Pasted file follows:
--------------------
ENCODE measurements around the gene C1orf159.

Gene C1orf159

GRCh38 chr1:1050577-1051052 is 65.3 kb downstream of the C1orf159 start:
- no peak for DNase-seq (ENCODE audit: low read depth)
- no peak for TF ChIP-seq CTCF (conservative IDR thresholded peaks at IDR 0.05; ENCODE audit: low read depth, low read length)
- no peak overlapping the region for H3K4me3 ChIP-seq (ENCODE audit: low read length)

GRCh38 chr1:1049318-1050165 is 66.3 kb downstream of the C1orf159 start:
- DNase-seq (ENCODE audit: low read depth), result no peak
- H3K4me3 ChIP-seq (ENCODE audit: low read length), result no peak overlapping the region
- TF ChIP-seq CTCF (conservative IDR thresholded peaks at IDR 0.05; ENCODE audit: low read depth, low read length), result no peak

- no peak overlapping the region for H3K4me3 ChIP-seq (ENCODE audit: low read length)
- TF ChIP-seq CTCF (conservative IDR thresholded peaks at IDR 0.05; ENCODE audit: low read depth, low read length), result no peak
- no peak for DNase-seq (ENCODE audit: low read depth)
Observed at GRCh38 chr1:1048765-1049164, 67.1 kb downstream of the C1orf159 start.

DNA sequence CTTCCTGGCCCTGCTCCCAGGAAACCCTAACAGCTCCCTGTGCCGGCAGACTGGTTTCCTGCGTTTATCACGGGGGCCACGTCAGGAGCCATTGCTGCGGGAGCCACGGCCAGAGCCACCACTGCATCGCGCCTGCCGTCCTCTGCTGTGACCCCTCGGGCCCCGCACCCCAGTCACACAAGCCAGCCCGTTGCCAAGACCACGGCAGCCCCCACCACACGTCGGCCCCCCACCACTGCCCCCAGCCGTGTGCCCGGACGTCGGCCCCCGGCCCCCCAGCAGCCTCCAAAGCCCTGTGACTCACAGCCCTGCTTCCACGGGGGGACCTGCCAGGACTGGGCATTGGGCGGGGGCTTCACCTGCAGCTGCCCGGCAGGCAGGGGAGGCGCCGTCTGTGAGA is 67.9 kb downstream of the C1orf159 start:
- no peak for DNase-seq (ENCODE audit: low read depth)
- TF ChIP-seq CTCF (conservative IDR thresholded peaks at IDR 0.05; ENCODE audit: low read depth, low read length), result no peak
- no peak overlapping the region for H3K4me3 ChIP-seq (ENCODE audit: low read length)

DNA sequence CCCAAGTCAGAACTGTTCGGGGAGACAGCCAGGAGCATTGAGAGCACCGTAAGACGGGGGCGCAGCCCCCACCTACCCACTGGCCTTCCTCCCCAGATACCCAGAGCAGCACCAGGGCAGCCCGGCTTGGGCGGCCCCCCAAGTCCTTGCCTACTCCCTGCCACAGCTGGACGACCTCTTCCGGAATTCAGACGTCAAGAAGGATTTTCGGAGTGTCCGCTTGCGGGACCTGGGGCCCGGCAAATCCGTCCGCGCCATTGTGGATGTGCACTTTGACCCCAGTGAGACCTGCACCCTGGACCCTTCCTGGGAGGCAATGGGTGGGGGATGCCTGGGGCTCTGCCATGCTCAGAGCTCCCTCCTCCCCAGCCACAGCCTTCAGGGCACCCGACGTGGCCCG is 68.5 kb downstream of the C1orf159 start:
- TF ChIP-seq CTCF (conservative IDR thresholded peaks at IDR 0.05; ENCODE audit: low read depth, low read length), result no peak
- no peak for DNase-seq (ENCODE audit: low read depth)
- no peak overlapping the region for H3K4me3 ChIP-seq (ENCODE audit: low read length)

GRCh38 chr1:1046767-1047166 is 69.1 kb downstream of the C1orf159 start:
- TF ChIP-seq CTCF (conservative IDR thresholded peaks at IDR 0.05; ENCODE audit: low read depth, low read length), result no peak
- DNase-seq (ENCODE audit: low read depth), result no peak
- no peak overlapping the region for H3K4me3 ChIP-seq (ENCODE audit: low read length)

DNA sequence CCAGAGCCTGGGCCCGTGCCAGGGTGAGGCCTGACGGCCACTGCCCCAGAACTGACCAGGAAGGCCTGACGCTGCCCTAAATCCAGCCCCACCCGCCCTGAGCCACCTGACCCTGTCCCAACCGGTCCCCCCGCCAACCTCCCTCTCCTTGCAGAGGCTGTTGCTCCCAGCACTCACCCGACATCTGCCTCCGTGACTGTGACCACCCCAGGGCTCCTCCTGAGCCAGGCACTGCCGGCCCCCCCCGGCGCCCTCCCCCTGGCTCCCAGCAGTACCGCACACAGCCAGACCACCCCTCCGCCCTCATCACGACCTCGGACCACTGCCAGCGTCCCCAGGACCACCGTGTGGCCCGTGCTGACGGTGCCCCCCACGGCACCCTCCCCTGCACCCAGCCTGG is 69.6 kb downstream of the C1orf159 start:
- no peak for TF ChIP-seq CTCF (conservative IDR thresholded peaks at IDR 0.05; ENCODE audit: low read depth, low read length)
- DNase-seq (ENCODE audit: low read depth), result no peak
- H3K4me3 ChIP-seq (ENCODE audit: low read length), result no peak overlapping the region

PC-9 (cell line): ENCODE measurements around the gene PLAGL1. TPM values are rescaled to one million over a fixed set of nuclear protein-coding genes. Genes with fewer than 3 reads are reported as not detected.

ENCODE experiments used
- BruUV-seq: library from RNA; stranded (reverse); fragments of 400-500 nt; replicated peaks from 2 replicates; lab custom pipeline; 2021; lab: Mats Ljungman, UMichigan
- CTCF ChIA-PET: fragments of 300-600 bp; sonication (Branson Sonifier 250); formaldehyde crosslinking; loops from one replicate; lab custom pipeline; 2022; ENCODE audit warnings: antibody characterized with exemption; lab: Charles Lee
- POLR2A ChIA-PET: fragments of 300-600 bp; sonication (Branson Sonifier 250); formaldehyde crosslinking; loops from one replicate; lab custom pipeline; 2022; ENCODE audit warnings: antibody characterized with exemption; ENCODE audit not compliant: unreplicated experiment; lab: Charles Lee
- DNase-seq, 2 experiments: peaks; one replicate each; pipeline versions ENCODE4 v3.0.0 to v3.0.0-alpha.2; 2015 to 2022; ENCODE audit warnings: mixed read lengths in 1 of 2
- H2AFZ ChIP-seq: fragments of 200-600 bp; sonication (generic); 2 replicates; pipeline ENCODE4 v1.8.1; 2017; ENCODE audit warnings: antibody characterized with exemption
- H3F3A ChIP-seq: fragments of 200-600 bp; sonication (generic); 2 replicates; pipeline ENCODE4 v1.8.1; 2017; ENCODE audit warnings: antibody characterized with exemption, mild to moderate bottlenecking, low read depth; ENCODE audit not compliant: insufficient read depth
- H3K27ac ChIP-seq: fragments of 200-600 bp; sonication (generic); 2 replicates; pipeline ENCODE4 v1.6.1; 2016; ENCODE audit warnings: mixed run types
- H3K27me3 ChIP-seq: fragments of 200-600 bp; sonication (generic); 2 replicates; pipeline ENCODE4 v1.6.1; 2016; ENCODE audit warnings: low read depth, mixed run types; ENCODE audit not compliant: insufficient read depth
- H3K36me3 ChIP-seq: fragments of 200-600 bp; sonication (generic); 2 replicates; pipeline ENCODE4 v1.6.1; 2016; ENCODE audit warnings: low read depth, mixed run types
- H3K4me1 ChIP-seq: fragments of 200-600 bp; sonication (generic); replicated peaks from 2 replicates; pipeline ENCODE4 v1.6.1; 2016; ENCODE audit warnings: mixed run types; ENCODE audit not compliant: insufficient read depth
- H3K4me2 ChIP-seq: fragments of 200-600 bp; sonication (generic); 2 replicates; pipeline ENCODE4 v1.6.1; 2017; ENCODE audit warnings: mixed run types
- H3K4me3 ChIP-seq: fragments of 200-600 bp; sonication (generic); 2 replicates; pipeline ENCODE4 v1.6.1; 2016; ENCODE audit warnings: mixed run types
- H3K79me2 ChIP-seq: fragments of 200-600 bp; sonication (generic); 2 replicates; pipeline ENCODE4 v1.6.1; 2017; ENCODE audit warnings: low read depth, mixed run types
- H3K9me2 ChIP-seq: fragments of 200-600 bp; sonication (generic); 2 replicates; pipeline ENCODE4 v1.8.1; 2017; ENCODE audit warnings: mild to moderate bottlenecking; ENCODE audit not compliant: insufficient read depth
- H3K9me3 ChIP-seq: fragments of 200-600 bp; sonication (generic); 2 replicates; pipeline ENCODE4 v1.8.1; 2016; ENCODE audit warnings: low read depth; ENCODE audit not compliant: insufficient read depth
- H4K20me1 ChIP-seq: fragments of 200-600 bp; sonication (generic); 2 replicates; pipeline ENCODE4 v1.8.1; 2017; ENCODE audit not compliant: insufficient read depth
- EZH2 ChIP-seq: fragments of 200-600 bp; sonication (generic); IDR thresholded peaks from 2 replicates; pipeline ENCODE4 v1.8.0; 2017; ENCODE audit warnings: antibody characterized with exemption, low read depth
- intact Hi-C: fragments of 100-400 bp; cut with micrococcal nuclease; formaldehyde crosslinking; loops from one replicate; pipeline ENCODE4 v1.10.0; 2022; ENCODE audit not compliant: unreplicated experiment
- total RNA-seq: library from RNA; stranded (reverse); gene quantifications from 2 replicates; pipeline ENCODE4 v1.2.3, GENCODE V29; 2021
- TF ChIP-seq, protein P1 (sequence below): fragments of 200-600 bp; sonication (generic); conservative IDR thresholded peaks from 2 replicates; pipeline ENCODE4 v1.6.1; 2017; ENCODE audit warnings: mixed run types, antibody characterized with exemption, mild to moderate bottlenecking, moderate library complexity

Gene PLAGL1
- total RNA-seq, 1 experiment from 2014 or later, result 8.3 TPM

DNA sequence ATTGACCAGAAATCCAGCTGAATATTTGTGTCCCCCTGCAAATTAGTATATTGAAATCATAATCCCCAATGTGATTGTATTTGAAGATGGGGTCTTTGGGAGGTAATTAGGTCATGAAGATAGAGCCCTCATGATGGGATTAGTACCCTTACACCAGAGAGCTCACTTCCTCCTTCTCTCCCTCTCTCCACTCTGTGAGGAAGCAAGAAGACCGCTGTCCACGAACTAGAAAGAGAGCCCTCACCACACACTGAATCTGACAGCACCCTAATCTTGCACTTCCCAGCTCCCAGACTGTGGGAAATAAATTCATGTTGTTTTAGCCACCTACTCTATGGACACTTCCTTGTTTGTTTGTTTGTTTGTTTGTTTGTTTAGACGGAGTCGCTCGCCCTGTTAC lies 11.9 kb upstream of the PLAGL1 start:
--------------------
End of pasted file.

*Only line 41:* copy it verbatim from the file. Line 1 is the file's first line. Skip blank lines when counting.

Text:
- H3K36me3 ChIP-seq: fragments of 200-600 bp; sonication (generic); 2 replicates; pipeline ENCODE4 v1.6.1; 2016; ENCODE audit warnings: low read depth, mixed run types